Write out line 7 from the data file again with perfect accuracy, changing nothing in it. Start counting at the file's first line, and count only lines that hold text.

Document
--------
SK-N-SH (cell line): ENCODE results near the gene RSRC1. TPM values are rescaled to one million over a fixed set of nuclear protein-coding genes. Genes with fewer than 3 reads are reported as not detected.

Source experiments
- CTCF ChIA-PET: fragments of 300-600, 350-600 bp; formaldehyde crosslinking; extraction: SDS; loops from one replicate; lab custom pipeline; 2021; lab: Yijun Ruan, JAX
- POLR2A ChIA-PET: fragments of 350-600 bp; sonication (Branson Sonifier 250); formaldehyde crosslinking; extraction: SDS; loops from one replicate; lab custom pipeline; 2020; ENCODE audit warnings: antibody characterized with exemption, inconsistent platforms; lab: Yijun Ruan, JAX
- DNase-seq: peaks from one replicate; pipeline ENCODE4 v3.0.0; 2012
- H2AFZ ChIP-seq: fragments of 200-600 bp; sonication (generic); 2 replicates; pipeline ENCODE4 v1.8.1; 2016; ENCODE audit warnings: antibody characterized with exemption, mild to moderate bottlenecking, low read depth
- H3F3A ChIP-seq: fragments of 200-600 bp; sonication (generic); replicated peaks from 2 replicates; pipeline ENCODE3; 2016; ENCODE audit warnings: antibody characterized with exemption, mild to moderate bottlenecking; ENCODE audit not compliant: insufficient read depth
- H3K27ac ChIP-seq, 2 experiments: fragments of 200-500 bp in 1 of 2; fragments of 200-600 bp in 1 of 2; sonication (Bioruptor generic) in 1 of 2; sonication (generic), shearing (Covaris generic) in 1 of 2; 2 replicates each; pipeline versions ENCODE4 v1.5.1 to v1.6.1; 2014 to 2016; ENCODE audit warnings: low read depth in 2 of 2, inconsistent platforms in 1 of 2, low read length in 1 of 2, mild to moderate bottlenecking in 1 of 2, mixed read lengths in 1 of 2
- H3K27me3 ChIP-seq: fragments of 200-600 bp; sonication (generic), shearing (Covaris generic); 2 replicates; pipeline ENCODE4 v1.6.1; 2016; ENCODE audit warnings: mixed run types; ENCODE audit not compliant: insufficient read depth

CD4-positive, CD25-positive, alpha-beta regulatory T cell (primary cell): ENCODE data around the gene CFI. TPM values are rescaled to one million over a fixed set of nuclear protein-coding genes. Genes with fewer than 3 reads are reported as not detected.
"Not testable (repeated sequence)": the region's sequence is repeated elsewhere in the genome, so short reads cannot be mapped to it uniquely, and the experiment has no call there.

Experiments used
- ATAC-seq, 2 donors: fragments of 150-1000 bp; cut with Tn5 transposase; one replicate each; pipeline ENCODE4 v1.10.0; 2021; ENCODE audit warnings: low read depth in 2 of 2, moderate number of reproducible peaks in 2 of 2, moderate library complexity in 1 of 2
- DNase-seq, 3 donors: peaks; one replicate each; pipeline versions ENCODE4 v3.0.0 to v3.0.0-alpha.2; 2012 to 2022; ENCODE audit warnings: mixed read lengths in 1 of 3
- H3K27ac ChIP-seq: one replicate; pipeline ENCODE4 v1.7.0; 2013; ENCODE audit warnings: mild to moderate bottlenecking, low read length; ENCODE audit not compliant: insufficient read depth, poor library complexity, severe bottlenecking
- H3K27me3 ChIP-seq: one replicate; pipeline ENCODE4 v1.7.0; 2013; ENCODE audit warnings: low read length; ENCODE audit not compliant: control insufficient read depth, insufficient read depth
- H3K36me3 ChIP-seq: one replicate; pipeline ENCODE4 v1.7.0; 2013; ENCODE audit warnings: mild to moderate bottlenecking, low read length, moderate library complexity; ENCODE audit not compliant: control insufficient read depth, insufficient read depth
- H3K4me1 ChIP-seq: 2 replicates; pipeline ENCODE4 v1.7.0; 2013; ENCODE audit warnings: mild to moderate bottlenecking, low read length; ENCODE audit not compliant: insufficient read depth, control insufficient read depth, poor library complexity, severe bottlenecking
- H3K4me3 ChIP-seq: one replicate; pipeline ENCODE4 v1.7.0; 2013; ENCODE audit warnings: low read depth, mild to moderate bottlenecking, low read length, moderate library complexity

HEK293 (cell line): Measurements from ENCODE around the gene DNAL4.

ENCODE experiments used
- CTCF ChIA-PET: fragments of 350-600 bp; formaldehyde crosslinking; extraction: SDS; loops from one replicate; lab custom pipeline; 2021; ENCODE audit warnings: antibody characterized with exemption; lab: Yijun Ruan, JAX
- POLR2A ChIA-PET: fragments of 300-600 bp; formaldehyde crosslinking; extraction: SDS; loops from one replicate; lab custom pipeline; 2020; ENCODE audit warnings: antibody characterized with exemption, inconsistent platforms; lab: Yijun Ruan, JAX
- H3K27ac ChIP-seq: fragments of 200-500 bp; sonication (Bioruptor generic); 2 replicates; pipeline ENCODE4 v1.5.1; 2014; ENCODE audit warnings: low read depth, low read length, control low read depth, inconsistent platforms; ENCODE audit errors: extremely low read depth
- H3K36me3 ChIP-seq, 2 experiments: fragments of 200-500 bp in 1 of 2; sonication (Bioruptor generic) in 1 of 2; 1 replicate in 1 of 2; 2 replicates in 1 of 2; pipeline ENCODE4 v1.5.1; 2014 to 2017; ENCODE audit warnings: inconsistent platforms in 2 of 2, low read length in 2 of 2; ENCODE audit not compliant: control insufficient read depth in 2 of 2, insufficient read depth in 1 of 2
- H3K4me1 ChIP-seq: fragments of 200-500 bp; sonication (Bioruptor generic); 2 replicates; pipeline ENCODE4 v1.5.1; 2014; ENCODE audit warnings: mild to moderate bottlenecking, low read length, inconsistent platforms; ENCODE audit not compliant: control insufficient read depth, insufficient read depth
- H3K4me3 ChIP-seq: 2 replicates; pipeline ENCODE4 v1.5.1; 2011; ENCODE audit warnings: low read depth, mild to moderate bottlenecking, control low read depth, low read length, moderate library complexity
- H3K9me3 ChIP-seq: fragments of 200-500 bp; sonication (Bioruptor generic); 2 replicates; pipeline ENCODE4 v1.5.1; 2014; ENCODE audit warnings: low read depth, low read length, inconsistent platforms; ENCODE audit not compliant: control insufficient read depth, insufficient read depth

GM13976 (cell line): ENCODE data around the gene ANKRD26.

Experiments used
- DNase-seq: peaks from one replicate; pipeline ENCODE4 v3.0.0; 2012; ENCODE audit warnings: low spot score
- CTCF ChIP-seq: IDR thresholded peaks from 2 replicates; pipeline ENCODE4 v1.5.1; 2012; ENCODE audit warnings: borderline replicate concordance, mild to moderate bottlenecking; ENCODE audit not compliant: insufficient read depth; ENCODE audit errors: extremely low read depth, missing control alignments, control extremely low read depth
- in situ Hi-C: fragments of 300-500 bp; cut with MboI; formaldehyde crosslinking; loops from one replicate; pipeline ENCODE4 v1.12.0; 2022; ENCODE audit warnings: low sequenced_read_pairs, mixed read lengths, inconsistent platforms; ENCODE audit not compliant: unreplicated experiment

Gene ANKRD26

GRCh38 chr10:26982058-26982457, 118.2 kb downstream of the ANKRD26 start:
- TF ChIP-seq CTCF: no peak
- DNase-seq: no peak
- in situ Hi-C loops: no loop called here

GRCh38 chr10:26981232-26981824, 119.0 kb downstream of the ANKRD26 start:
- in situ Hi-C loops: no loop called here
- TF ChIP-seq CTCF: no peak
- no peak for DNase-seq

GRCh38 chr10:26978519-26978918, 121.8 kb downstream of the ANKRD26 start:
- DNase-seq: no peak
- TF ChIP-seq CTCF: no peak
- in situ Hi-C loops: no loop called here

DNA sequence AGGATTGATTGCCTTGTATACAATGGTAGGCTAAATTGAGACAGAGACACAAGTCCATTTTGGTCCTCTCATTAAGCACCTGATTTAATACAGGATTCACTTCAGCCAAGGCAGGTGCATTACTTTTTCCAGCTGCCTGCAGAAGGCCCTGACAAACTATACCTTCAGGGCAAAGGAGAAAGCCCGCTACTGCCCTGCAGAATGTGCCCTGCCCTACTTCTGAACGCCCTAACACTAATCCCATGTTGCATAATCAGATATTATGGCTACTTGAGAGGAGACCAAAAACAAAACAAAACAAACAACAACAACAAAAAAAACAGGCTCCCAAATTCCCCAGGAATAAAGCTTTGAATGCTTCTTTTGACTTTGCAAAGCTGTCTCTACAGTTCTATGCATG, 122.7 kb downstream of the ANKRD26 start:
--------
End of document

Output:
- H3F3A ChIP-seq: fragments of 200-600 bp; sonication (generic); replicated peaks from 2 replicates; pipeline ENCODE3; 2016; ENCODE audit warnings: antibody characterized with exemption, mild to moderate bottlenecking; ENCODE audit not compliant: insufficient read depth